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Joseph Gordon-Levitt, Seth Rogen in 50/50: movie review

In the comedy '50/50,' Seth Rogen plays a social misfit trying to comfort a friend (Joseph Gordon-Levitt) with a tough medical diagnosis.

By Peter RainerFilm critic / September 30, 2011

Joseph Gordon-Levitt (l.) and Seth Rogen are shown in a scene from the new movie '50/50.'

Chris Helcermanas-Benge/Summit Entertainment/AP

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Making comedy out of tragedy is not quite as difficult as it sounds, since most good comedy is rooted in seriousness. “50/50,” starring Joseph Gordon-Levitt as a cancer patient and Seth Rogen as his best buddy, tries to lighten the heavy and presumably make tragedy more bearable.

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At least that’s the game plan. The high proportion of sitcom-ish humor to genuine laughs – about 70/30 I’d say – undercuts the film’s best intentions. It’s a genial movie about terror. But some real feeling does occasionally push through the synthetic situations. Perhaps that’s because the screenplay by Will Reiser is semiautobiographical.

Adam Lerner (Gordon-Levitt) works in Seattle for NPR and discovers, to his astonishment, that the pain he has been experiencing in his back is caused by a rare cancer attached to his spinal column. Kyle (Rogen) tries his best to cheer his friend up. Misfit that he is, he also tries to parlay Adam’s condition into luring women for sympathy sex. This comes after Adam’s girlfriend, Rachael (Bryce Dallas Howard), in a role that is too demonically drawn, proves less than true-blue.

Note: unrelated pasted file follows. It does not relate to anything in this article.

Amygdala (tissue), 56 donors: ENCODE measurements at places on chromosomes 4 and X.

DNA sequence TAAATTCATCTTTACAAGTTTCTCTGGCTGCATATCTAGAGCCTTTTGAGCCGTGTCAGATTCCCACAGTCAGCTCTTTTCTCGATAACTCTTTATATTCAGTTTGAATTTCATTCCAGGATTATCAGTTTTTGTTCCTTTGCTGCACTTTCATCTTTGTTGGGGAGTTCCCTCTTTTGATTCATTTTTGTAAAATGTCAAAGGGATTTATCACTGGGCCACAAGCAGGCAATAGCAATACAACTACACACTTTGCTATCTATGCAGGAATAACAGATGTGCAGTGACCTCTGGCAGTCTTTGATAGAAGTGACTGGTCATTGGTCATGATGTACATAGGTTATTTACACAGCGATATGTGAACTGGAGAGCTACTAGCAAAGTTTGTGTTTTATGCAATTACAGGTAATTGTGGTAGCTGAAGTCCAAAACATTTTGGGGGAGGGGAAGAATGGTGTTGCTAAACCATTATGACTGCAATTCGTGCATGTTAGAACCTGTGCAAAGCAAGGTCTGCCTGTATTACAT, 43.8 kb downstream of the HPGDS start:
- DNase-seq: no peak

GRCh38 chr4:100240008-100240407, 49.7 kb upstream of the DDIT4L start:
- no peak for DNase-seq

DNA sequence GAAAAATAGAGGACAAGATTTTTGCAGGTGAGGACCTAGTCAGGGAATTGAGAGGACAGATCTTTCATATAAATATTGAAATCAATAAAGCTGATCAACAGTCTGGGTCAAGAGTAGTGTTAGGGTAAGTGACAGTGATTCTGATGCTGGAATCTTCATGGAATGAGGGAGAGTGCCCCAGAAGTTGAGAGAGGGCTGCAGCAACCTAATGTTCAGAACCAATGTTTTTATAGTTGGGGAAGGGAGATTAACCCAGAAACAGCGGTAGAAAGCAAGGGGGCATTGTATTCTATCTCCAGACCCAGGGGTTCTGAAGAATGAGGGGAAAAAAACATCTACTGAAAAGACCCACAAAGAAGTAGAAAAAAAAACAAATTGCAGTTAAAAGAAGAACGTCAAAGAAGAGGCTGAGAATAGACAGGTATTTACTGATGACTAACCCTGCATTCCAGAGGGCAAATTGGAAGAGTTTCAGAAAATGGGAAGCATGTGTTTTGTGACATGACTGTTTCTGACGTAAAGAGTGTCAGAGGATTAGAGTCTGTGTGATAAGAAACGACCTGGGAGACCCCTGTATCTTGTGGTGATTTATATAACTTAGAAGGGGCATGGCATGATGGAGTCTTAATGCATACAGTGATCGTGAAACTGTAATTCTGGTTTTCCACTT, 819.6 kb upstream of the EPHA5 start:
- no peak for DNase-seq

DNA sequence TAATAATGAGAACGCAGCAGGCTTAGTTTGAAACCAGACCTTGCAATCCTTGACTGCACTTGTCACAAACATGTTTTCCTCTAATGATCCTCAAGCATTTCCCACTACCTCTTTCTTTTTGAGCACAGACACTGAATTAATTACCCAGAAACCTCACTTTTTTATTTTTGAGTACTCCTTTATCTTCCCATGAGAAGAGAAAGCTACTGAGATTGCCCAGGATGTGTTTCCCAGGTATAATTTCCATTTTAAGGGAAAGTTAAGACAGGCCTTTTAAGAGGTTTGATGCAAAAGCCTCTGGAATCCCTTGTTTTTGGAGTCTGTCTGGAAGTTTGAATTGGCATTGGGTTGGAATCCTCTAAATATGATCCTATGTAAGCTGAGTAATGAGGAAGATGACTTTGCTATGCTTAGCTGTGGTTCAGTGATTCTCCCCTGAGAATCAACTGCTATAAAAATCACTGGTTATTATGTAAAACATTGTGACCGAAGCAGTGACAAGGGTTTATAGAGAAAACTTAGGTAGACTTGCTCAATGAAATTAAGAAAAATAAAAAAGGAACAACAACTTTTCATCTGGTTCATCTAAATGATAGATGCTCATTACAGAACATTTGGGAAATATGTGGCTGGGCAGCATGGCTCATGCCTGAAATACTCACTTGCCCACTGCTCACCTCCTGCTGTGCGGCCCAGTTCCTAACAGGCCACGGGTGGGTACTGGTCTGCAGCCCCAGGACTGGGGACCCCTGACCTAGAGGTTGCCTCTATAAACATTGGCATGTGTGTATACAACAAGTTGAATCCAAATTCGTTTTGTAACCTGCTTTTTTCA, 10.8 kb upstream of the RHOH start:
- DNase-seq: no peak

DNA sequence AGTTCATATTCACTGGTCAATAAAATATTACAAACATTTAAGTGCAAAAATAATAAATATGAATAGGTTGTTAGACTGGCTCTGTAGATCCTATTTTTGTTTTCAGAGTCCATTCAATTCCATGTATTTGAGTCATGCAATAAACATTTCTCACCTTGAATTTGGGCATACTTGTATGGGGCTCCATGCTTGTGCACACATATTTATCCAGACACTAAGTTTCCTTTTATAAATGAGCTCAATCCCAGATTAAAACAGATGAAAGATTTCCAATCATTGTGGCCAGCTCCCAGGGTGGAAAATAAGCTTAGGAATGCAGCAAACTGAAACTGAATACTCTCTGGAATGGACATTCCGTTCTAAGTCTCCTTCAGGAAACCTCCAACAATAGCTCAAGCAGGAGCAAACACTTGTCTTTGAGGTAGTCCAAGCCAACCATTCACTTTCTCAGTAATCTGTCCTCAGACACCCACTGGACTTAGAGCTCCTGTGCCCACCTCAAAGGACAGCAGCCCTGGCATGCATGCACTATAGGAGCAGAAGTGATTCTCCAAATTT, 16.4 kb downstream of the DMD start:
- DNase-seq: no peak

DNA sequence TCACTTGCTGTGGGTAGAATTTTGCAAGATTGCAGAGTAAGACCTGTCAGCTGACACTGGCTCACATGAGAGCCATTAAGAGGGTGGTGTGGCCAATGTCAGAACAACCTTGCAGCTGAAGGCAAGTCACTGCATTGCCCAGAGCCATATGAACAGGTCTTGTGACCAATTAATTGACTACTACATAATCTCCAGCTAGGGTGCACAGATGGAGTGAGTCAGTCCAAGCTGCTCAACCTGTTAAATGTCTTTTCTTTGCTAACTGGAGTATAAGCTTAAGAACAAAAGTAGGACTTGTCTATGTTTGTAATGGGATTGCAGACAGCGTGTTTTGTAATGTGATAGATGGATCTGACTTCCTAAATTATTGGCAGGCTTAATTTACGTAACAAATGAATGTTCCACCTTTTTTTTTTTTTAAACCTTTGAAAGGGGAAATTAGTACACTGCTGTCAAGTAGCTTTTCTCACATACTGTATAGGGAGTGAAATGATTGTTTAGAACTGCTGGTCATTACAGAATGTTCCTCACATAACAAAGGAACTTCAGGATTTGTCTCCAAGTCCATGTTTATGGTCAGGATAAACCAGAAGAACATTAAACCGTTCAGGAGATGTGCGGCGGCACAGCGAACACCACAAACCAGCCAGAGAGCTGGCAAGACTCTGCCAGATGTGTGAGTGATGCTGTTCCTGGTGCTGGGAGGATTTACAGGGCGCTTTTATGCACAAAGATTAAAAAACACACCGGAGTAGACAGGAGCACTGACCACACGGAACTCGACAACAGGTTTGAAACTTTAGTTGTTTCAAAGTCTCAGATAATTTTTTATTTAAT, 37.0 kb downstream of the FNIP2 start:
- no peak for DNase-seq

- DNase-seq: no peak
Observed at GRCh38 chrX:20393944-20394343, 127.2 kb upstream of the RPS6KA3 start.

Director Jonathan Levine keeps the blubbery factor at a minimum – perhaps to a fault. Whenever a moment of palpable fear obtrudes, rest assured it won’t be long before Kyle, or somebody, is dousing the damage. Rogen is often very funny, although it would be helpful if he didn’t always act like he knew he was funny. Better, or at least less blatant, are the comedic moments involving Adam in his chemotherapy sessions with two crusty oldsters, sympathetically played by Philip Baker Hall and Matt Frewer. The byplay in their scenes together has an offhanded grace underscoring the men’s fortitude.

Gordon-Levitt is an agreeably undemonstrative actor who plays well opposite the burbly Rogen. (They’re like a comedy team, classically mismatched physically and emotionally.) He also scores in his scenes with Anjelica Huston as Adam’s mother, Diane. Huston turns what might have been an overbearing cartoon into something much more than that. She’s overbearing all right, but you can also see the care and the fright and the love that propels her concern. Great actresses have a way of pulling the truth out of even the hoariest clichés.

Less successful are the scenes between Adam and his therapist, Katherine, played by Anna Kendrick in what sometimes looks like a recap of her role as the uptight fussbudget in “Up in the Air.” We know these two will eventually hook up, just as we know Adam’s girlfriend will prove unfaithful, or that not all of his chemo cohorts will make it. The film’s predictability dampens its best parts. Having decided to make a movie about a dreaded subject, the filmmakers too often retreat into the comfort zone of easy assurances and flip quips. Grade: B- (Rated R for language throughout, sexual content, and some drug use.)

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